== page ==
You should consider the following topics in a First Aid Needs Assessment:

• The nature of the work, the hazards and risks

• The nature of the workforce

• The organisation’s history of accidents and illness

• The needs of travelling, remote and lone workers

• Work patterns such as shift or night work

• The distribution of the work force

• The available access to emergency medical services

• Employees working on multi-occupied or shared sites

• Annual leave and absences of first aiders

• Where relevant, the organisation’s first aid provision for non-employees.

The Nature of the Work, the hazards and risks.

One of the more complicated areas of the new first aid needs assessment is considering ‘the nature of the work’ and the ‘hazards and risks’. You should consider the risks and identify potential injuries in order to ensure that sufficient first aid provision is provided. The information opposite identifies some common workplace risks and possible injuries (compiled from information supplied by the Health and Safety Executive). Please note the above is not comprehensive and does not cover all risks that could occur in the workplace.


Slip and Trip Hazards - Fractures, lacerations, sprains and strains

Manual Handling - Fractures, lacerations, sprains and strains

Machinery - Crush injuries, amputations, fractures, lacerations, eye injuries

Workplace Transport - Crush injuries, amputations, fractures, lacerations, eye injuries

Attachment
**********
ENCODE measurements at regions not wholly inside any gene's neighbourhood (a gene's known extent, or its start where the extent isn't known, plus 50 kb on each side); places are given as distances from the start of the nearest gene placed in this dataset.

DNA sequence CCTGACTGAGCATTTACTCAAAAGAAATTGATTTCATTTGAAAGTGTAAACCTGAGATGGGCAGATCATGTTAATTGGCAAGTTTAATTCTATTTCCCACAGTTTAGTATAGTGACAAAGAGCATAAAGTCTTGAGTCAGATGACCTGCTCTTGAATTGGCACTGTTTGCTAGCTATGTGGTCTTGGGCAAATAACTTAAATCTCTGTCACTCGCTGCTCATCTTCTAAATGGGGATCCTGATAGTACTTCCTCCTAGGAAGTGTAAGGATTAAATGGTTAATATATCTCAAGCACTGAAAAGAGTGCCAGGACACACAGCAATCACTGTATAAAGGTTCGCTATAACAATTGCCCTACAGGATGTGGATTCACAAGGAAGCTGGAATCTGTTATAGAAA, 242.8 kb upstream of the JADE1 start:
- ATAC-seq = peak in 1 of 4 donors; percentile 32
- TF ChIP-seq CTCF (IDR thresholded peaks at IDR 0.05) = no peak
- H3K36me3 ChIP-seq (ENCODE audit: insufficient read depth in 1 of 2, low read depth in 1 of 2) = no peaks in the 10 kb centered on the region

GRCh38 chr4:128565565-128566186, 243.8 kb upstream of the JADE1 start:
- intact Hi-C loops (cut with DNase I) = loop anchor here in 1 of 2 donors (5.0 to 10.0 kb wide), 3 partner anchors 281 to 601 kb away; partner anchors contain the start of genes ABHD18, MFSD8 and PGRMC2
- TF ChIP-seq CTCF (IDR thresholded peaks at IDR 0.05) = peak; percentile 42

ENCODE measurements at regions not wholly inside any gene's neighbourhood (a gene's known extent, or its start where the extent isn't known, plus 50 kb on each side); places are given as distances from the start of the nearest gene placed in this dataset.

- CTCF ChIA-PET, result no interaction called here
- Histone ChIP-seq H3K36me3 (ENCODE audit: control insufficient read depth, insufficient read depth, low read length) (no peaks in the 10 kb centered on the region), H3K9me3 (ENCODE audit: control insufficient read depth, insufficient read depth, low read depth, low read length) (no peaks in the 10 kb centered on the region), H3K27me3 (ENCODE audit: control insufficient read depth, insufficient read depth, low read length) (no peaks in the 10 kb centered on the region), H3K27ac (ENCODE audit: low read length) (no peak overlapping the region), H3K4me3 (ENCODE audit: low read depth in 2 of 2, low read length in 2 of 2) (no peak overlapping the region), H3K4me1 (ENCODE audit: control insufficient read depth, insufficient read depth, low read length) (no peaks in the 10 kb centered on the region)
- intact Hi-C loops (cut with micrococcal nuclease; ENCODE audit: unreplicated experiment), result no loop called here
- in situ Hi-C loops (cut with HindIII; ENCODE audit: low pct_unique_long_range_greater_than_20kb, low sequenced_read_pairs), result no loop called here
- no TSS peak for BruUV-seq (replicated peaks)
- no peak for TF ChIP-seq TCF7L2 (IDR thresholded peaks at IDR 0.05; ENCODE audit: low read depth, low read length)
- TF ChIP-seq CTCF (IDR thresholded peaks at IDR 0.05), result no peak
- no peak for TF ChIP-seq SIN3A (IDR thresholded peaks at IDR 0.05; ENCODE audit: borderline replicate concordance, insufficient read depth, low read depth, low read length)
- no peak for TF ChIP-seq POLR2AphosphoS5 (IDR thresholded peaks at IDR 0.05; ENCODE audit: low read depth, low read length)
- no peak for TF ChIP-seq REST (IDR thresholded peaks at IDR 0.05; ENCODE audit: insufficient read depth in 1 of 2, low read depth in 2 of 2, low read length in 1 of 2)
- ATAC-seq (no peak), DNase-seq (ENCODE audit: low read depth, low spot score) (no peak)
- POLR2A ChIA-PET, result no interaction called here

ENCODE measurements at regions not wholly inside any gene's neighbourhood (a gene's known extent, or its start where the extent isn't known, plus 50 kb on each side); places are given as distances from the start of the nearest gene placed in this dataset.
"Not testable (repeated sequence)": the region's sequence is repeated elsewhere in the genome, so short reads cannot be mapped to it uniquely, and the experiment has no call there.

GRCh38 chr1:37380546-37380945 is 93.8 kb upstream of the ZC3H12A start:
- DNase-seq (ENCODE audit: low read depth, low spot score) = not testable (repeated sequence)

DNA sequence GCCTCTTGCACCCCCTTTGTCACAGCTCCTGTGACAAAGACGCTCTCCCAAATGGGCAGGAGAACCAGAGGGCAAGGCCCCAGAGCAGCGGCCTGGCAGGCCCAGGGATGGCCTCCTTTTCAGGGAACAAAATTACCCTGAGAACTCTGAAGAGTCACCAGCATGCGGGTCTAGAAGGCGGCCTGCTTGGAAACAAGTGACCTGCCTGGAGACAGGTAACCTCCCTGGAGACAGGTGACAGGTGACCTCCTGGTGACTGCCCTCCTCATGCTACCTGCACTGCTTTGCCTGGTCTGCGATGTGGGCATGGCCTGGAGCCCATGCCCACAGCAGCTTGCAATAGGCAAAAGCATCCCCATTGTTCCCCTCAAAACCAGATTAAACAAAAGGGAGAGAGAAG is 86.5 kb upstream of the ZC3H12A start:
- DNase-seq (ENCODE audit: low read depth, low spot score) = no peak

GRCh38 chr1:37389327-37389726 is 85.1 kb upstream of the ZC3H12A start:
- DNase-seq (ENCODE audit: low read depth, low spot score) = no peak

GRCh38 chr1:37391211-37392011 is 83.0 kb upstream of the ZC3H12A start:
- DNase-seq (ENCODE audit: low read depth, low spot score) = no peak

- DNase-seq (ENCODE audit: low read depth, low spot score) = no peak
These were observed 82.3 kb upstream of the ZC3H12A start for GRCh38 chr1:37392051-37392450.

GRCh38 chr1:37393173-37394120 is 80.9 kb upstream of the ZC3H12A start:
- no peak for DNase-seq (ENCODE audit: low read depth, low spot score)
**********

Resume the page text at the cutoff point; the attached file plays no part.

Work at Height - Fractures, sprains and strains, spinal injuries, head injury, loss of consciousness
Electricity - Electric shocks, burns

Chemicals - Poisoning, loss of consciousness, burns, eye injuries.

Please remember that appropriate cover should be made to facilitate any planned staff absences as the legislation applies all the time that an employee is at work i.e. Annual Leave of your first aiders etc.

Thursday, 9 December 2010

Interest Rates Held

Commenting on the Bank of England's decision to hold interest rates and maintain the quantitative easing programme at £200 billion, Dr Brian Sloan, Head of Business and Economic Policy at Greater Manchester Chamber of Commerce, said: "This decision came as no surprise. Growth in emerging economies is driving up commodity prices and combined with a weakened Sterling there is inflationary pressure for producers’ raw material prices and imported goods. This is giving rise to arguments in favour of increasing interest rates, however the Bank should resist as this is the last thing distressed businesses and householders need at this time.

"The recovery remains weak a year on from exiting recession, and as a result the economy still has considerable slack to take up an increase in demand in 2011. This will help suppress domestic pressures on inflation, however the over target inflation we are experiencing must not in turn lead to wage inflation, otherwise the Bank’s hand will be forced."

Friday, 3 December 2010

Friday Guest Blog